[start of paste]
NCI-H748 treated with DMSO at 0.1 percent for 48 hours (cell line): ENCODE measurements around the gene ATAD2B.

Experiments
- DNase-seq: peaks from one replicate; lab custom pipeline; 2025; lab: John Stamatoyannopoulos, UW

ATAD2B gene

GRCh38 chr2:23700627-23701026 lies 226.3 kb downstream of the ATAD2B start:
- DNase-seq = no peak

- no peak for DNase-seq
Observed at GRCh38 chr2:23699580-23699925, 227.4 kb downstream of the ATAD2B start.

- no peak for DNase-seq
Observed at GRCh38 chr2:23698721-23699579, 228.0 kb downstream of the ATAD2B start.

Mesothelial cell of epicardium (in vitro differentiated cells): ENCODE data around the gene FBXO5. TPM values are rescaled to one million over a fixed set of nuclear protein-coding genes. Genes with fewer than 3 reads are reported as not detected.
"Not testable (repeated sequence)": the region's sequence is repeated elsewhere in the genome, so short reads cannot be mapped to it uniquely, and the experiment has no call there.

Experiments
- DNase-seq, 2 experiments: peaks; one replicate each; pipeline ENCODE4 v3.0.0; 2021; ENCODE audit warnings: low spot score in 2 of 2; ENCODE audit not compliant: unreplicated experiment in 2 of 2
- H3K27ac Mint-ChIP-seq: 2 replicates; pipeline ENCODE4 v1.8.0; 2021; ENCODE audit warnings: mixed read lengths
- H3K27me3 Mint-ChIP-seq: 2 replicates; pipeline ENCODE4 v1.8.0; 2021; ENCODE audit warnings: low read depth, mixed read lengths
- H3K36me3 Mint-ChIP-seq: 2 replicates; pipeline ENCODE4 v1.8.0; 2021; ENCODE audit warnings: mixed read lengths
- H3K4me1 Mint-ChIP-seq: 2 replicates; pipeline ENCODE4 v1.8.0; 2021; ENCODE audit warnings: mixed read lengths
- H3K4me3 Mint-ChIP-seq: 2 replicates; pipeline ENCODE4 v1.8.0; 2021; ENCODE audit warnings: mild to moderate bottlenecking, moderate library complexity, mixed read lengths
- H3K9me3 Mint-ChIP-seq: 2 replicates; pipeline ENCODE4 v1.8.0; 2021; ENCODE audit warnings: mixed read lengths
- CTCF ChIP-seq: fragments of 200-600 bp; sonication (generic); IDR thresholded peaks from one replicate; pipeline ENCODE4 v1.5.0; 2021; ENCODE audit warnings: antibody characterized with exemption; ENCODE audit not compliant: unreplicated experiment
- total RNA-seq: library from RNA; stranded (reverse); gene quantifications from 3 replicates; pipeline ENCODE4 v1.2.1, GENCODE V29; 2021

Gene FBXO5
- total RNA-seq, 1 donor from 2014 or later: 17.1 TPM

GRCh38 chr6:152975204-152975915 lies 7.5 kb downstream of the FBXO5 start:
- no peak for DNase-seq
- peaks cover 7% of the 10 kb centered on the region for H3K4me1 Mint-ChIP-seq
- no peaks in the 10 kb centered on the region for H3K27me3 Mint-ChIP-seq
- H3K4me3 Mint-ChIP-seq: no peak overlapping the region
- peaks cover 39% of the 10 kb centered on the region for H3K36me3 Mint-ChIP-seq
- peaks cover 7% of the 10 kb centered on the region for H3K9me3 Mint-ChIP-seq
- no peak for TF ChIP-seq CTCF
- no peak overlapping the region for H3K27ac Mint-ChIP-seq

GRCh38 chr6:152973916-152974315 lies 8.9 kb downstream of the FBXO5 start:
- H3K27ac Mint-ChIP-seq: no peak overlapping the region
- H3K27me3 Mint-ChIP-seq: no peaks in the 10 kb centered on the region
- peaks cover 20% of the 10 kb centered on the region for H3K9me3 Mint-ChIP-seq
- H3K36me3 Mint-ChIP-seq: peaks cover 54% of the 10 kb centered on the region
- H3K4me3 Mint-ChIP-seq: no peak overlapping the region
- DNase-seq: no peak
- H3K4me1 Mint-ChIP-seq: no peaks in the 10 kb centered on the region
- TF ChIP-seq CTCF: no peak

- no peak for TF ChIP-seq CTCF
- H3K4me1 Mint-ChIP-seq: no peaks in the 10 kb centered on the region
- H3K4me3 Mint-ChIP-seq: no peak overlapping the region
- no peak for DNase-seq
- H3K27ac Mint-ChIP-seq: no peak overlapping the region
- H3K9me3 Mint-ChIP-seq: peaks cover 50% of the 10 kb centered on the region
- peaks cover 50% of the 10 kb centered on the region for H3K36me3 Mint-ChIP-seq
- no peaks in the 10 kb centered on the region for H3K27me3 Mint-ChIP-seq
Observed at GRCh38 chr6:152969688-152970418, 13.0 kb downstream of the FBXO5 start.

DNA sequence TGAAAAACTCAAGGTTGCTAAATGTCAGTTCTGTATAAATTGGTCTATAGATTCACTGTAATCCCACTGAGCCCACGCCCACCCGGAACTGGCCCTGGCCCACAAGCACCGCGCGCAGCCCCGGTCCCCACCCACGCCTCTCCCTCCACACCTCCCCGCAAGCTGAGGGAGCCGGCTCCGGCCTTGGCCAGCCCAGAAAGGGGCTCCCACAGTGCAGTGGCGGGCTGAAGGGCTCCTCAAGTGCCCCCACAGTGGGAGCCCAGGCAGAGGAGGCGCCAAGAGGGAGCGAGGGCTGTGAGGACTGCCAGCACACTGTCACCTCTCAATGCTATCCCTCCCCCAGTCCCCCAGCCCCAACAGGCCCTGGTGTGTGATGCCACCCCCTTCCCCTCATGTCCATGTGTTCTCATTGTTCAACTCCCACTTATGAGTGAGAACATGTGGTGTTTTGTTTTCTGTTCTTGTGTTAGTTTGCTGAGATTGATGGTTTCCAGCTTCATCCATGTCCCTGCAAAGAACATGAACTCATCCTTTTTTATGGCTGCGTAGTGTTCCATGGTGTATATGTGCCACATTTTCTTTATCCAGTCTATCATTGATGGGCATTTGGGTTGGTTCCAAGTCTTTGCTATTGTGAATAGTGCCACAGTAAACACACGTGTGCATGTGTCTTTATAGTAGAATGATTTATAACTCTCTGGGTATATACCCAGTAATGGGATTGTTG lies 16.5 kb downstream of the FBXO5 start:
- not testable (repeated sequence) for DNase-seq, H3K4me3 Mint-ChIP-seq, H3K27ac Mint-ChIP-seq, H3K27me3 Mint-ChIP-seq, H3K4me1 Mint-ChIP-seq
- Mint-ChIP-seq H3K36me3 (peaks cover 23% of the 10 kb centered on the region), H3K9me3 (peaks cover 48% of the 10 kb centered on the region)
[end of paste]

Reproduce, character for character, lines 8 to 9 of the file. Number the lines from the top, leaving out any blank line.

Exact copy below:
Observed at GRCh38 chr2:23699580-23699925, 227.4 kb downstream of the ATAD2B start.

- no peak for DNase-seq